LeBron James could make or break the conversation of becoming the greatest of all-time in just one night.
Tonight, as he takes the floor in Game 4 of the NBA Finals, The King could keep his case for remaining in that conversation by grabbing a win at home, or ruin it forever by getting swept by what looks to be a dynastic Golden State Warriors team — a loss that could prove as downright unforgivable.
Withstanding the test of history
While James lost the 6-for-6 battle with Michael Jordan long ago, another loss in the NBA Finals will put him at 3-6 in the biggest stage of them all — sporting twice the losses than wins — and making it harder to argue for his greatness when the lights shine the brightest.
If the Cavs lose another one on their home floor, a court in which they’ve been historically reliable through the course of the postseason (7-3 during this playoff run), James would have been swept out of the playoffs twice now.
While many could make the argument that another great franchise in the San Antonio Spurs overwhelmed a young James back in 2007, that argument is no longer valid this time around — as James has virtually handpicked most of the players on this Cavaliers roster, including vouching for the likes of J.R. Smith and Tristan Thompson (as close to non-factors in this series) for long-term deals.
The King can get a pass for getting swept by a veteran team early on in his career, but having a team tailored around him, one in which he’s managed to recruit several players — just seems unforgivable compared to other greats.
Era of player-control is perhaps his worst enemy
When making a comparison to the likes of Michael Jordan for the title of G.O.A.T. — James falls plenty short, given the sheer amount of appearances he’s had throughout his playing career.
The Akron native has now played just as many seasons as Jordan (15), played in 71 more regular season games and in 59 more playoff games than Jordan did through his passage.
What stands as the key difference is how little control Jordan had of personnel decisions and how much of it James has had during the course of his career.
The closest input that Jordan had was hoping to steer Chicago Bulls owner Jerry Reinsdorf away from Toni Kukoc, as he and teammate Scottie Pippen handed it to him during the 1992 Barcelona Olympics with stifling full-court defense. The gambit even backfired, as Reinsdorf loved what Kukoc brought out of Jordan, signing him for the 1993-1994 season.
James’ greatest contribution to the modern game is perhaps being able to pull the strings and surround himself with not only star-quality players by first going to the Miami Heat to play with two of his All-Star friends in Dwyane Wade and Chris Bosh, but doing so again by returning home to play alongside a young talent in Kyrie Irving, soon steering management’s sense of urgency to trade former No. 1 pick Andrew Wiggins for Kevin Love.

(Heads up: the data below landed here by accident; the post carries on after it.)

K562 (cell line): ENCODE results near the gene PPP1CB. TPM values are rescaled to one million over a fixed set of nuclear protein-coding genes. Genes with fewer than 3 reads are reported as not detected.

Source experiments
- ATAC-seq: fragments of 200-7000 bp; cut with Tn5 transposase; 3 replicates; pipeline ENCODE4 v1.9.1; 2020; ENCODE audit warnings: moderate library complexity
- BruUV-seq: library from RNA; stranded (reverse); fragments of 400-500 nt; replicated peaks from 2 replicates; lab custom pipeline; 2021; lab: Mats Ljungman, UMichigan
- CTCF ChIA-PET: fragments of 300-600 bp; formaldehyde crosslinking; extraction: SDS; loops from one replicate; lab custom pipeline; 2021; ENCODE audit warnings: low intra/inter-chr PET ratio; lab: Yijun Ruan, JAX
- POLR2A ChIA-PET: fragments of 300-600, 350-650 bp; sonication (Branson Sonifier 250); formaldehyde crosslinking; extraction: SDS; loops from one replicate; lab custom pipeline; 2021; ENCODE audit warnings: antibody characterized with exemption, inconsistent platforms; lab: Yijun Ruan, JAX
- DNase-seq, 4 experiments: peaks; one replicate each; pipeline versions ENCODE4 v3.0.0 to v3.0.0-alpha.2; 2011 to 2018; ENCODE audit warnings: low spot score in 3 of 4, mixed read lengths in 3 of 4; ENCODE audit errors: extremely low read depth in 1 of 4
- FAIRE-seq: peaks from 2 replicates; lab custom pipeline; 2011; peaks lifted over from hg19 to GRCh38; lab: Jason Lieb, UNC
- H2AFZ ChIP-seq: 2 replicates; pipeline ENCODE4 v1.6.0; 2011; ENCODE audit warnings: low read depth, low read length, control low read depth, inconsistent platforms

Even after the All-Star trio was formed, James found ways to keep adding pieces to help him — James Jones, Kyle Korver, Channing Frye — and even getting star players past their prime to join as free agents (Deron Williams, Dwyane Wade, Derrick Rose).
James had a team tailored to his play — surrounded by shooters to give him help with his bulldozing drives to the basket. That kind of power also comes at the cost of scrutiny, and history does not take kindly to those who forcibly take, yet don’t deliver.
Not getting over the hump
Greats have always had to climb over other greats to snatch their own place in history — Magic Johnson over the Boston Celtics and the Philadelphia 76ers, Jordan over a stacked Detroit Pistons roster and later against the Utah Jazz.
Yet James, even with the input he’s had around management, and his storied ability to reel in free agents and other stars to help him in his quest, has been unable to conquer his greatest challenge yet.
Scrapping his early years in Cleveland seems fair, given that he was fresh out of high school, figuring out the game and what comes with stardom. And yet, James was only able to win twice during the four years he took part with the Big 3 in Miami, losing to the Dallas Mavericks in his first season there, and later to the Spurs in the last of his four seasons.
The King is on the verge of his third NBA Finals loss against this Warriors team, who have become his archenemy and the one major roadblock in his way to more rings.
The Warriors have beaten James and the Cavs 4-2 in 2015 and a more convincing 4-1 in 2017 — checking that last box in a sweep of these Cleveland Cavaliers tonight might not only cement them as the NBA’s next dynasty, but puncture holes in a boat that already had problems sailing to the pantheon of all-time greats.